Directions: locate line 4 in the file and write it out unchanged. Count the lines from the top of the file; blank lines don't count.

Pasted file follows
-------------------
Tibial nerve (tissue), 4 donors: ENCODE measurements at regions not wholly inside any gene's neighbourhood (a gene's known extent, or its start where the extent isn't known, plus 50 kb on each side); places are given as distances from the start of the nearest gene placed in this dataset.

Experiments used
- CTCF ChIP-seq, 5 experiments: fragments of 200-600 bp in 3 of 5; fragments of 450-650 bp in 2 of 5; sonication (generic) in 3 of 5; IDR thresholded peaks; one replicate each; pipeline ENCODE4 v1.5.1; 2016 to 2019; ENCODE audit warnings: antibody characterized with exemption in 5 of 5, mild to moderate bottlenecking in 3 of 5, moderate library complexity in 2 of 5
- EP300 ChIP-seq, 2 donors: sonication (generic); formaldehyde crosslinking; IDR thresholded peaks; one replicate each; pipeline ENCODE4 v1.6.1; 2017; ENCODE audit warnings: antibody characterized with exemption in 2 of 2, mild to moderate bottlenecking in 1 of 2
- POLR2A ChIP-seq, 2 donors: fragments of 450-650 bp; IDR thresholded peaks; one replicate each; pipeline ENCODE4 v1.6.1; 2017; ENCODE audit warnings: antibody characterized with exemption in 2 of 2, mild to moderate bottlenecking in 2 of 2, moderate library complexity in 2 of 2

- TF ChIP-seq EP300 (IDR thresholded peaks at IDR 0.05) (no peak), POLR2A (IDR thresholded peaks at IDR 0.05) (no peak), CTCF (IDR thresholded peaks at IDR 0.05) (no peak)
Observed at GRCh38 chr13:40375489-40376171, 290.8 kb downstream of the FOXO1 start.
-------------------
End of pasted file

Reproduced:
- EP300 ChIP-seq, 2 donors: sonication (generic); formaldehyde crosslinking; IDR thresholded peaks; one replicate each; pipeline ENCODE4 v1.6.1; 2017; ENCODE audit warnings: antibody characterized with exemption in 2 of 2, mild to moderate bottlenecking in 1 of 2